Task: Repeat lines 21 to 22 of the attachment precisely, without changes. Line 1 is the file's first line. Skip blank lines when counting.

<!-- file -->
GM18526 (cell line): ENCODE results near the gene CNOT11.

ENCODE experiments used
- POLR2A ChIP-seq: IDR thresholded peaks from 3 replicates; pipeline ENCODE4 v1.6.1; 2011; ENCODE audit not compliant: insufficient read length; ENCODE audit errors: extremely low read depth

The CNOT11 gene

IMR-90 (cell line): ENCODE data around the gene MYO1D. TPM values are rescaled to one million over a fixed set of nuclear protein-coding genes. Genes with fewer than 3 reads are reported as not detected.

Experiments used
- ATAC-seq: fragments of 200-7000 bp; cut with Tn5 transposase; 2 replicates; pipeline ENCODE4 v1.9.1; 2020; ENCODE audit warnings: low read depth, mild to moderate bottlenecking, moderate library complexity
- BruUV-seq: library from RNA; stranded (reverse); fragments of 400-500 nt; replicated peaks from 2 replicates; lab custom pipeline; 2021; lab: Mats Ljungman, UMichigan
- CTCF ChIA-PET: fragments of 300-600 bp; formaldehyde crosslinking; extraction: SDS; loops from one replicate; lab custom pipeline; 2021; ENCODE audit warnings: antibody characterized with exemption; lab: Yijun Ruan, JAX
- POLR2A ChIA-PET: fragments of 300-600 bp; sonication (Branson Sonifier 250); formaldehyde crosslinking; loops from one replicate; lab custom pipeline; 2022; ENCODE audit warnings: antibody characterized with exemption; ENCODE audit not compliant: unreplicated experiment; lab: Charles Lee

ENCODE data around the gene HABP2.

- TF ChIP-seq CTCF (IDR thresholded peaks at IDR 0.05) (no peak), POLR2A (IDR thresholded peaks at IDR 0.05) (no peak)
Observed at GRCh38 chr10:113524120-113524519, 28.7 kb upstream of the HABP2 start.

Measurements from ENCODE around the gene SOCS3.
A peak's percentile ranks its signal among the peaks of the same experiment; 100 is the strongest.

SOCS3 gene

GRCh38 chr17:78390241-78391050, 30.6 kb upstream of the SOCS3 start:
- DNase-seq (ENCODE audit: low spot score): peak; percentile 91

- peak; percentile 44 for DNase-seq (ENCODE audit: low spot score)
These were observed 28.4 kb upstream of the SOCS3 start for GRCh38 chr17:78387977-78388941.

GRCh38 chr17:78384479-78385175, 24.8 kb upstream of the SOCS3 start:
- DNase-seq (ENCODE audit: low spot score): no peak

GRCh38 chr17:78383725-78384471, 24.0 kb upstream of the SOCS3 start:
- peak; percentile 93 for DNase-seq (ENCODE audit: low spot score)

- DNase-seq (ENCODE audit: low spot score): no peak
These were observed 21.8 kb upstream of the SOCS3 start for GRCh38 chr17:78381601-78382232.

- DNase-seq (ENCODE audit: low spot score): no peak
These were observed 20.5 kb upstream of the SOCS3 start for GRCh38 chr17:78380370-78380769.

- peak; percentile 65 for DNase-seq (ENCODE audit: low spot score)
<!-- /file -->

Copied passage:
GRCh38 chr17:78384479-78385175, 24.8 kb upstream of the SOCS3 start:
- DNase-seq (ENCODE audit: low spot score): no peak